Picked up as an afterthought back in the days when Quest products were still available in local retail outlets, the Full Moon languished in my kit storage cabinet for several years before catching my eye one cold winter night when I was in the mood to build something quick. The Full Moon seems to me to be the Quest version of the Baby Bertha, a kit that I've got a long and loving history with.
I'd like to be able to comment on the instructions, but this is one of those kits that build instinctively if you have a few rockets under your belt. My wife occasionally goes through spurts of movie watching thanks to trips to the local library. On the nights that she invites me to sit in, I've found that it pays to have something to do in the event that the movie is a stinker. These are movies that others have donated to the library, so I've done a pretty fair amount of rocket construction on these nights. As is the norm, the movie was forgettable, but I paid attention to the rocket construction. A 3fnc rocket to the core, the Full Moon builds quickly and easily, making it a perfect starter for kids. Parts are typical Quest, with the thin centering rings and Kevlar shock cord. The rings I can do without. The Kevlar is one of the great things about building a Quest bird. Thin feel aside, the rings do work as expected, but they impart a cheap feel to anyone accustomed to building Estes or Semroc birds such as myself, although I've admittedly never seen one fail.
First flight for the Full Moon was on my 51st birthday. I had invited my niece and nephew along to watch, but after waiting a half hour I realized I'd been ditched. Apparently they'd been interested until they got out of the car at home and found the neighborhood awash with kids, then it was "Uncle who?" Never one to miss an opportunity to fly, even alone, I soldiered on. The Full Moon flew on an A8-3 for the first flight, which wasn't the greatest choice, nor was it the worst. The Full Moon is smaller than the Estes Baby Bertha, which provides "I can throw it that high" flights on an A8-3, so the same motor in the Full Moon is a pretty decent performer. It left the pad with some authority, windcocked lightly into the breeze, and topped out around the 200' mark. As it turned out, the windcocking was a good thing since the recovery took it all the way across the field to the base of the treeline. Twenty feet further and we'd have been getting into the tree limbs, wires and US 27, none of which have been kind to my flying circus over the years.
The second flight came a bit over a month later, and this time I went with the B6-4. The Baby Bertha size rockets perform well at B6-4 Field on the B6-4, so I expected much the same out of the Full Moon. I got that and more. After another perfect liftoff the Moon windcocked slightly, just as it had on the first flight. The B6-4 flight was double the height of the A8-3, which was to be expected. What I hadn't expected were the winds when the rocket got out from behind the protection of the big hill to the west. The windcock became more pronounced and the Moon ejected just as it tipped over. It immediately caught a breeze and started racing across the field, clearly bent on beating the drift record from the first flight. I could only watch in horror as it drifted toward the trees, obviously too high up to recover if it would get stuck. Somehow it threaded the needle between the two trees, missed the wire, and landed in the middle of the far lane on US 27. Three cars went by before I could manage to trot to the rescue, and I was apparently living lucky that day because none of them hit the rocket despite it being in the area where the tires would generally pass. I could only shake my head in wonder.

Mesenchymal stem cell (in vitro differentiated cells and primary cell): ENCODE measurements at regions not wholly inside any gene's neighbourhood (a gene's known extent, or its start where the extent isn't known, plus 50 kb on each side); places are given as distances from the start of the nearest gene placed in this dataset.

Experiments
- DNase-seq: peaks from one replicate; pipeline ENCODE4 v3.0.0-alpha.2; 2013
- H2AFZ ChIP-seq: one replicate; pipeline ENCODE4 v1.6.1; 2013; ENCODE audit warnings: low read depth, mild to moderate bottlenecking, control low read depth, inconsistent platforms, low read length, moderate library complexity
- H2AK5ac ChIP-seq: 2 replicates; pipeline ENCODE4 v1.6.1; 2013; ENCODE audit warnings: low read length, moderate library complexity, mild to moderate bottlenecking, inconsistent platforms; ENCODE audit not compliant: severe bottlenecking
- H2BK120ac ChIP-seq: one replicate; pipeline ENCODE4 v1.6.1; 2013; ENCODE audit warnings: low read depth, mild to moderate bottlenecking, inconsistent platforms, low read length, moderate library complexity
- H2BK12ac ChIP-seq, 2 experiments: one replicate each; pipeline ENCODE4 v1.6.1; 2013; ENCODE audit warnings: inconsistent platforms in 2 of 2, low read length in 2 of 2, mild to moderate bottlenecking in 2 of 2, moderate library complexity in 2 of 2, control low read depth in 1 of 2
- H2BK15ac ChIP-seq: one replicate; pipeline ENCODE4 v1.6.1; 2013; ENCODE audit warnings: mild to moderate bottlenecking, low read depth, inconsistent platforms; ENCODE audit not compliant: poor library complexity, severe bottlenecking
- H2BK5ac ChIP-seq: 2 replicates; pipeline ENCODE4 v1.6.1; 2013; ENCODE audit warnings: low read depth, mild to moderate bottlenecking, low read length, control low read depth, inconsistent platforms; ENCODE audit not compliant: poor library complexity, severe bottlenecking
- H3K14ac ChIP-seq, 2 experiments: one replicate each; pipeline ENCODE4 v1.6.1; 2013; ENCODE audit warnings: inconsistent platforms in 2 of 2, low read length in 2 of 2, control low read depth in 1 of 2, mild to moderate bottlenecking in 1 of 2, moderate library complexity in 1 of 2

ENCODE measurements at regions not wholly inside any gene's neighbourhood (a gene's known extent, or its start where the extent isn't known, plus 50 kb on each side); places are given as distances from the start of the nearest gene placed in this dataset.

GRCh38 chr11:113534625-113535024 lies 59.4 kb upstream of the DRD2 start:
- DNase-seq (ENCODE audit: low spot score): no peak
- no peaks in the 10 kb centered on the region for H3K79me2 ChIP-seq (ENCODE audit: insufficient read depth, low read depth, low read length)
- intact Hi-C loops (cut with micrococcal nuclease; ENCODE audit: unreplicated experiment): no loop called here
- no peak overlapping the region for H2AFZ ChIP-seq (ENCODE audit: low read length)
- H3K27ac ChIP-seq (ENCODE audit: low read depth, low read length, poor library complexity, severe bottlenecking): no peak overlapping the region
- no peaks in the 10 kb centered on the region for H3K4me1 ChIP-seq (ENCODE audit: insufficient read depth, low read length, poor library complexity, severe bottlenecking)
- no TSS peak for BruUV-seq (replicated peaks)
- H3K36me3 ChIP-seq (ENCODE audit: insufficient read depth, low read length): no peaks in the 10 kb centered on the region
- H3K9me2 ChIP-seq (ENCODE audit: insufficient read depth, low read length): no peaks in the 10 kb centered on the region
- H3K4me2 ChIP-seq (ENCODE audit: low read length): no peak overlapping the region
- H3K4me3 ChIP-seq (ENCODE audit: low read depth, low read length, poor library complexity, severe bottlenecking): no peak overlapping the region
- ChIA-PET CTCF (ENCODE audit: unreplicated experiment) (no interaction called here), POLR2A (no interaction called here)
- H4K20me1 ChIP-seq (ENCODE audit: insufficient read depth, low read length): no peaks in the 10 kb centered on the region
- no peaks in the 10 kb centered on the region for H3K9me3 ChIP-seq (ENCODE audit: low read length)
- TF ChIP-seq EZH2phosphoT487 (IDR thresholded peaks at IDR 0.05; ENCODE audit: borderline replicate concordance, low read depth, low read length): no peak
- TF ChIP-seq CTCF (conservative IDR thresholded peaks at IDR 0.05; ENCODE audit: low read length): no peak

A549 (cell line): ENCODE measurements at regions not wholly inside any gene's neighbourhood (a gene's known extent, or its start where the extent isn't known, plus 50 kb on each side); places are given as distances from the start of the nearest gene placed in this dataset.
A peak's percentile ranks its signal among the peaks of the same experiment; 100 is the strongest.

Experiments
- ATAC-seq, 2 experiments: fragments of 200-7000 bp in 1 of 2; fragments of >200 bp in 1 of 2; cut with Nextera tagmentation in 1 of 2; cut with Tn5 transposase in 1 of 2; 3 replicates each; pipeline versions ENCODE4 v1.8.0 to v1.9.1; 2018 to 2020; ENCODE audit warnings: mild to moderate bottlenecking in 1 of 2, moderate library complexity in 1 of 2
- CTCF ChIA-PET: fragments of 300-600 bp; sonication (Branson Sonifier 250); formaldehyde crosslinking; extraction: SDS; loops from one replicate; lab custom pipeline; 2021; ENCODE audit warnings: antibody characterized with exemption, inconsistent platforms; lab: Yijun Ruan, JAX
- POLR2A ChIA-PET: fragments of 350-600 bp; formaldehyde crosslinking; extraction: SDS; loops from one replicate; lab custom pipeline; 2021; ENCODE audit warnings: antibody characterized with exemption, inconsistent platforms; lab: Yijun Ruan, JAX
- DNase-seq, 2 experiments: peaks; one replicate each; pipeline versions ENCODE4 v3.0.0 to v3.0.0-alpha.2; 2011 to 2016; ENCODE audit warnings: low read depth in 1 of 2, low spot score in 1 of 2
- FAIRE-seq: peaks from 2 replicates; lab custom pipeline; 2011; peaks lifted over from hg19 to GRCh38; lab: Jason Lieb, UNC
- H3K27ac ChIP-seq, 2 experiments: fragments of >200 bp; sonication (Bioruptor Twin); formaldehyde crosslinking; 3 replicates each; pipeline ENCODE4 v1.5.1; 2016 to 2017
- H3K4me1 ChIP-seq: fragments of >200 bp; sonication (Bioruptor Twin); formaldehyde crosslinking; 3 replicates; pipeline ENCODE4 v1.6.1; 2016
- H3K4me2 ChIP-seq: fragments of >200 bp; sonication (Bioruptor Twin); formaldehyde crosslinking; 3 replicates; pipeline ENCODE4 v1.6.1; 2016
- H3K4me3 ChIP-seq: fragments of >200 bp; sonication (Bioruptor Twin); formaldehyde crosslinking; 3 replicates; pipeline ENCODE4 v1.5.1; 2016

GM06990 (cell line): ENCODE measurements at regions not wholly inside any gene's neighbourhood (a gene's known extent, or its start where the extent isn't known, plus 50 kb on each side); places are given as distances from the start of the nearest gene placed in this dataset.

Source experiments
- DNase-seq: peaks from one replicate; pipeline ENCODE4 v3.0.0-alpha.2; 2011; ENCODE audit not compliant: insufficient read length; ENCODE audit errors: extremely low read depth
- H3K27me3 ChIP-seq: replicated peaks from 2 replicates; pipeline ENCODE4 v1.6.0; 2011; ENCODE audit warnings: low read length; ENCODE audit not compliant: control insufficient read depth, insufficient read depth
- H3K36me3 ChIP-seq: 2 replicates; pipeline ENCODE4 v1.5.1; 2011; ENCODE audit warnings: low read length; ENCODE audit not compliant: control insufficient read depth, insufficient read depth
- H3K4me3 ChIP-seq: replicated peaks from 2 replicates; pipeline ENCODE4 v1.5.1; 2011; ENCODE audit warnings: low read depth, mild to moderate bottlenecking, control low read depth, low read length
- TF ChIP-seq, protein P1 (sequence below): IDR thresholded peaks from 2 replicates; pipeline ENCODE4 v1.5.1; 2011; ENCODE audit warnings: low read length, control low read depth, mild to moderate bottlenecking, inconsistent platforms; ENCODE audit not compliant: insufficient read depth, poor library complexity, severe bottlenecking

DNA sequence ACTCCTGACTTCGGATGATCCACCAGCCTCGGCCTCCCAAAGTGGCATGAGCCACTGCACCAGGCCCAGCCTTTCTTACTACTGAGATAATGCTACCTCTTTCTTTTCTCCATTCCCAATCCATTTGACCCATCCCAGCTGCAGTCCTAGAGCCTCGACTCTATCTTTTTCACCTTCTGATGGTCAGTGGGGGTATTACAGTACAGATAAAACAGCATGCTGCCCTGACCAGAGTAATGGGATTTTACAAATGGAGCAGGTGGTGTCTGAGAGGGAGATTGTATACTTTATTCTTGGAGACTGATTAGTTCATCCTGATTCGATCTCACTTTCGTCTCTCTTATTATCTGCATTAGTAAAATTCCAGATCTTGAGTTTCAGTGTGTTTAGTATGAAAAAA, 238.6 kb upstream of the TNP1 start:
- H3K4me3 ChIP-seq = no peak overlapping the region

For the third flight the Full Moon served as my wind test bird. It had been prepped for flight on a previous outing, so all I had to do was attach the clips and let it fly. I knew better. Had I taken the time to unfurl the parachute things wouldn't have occurred the way they did, but the problems for this flight were all on me. The breeze was fairly steady, but I neglected to angle the launch rod to account for this. The Full Moon flew on a B6-4 and windcocked badly, but also went fairly high. It ejected just as it tipped over, still over the ballfield, a bad sign when the winds are up. The rocket was saved from a likely trip into the trees by the parachute that failed to unfurl. As it was it came quite close to the trees. Had the chute functioned properly I'd probably have been visiting it the following spring. I had failed to unfurl the chute before the flight, so for a change my poor range habits worked to my advantage.
Pros: Great beginners rocket. Easy to build and a credible small field performer.
Cons: OOP, but there are a lot of them still in the sales pipeline.
A miniaturized version of the Big Betty, this little guy is a quick, easy build and reliable flyer. The parts list includes: Plastic nose cone BT-60 (equiv.) body tube 3 Laser-cut balsa fins Centering rings 18mm motor tube Metal motor hook Thrust ring 14" plastic chute Kevlar ® /elastic shock cords 1/8" launch lug Peel n stick decal This was ...
This is a fine sport flier! It has a nice size body tube that lets you load up the parachute with ease! Every thing in the kit was in good condition in the package. The die-cut balsa fins are of good quality and a fine grain. The plastic nose cone is like most Quest/Estes types & takes paint well. I like the Quest way of mounting the shock cord with Kevlar string to the motor mount (better ...
For those that have followed the site for a while, you know that I enjoy "stubby" rockets (rockets with 10:1 length:width ration or less). I have built and flown a lot of "stubby" rockets. Here is a comparison of 2.6" versions , and 3" versions , and 4" versions . The Quest Full Moon is also a "stubby" rocket standing ...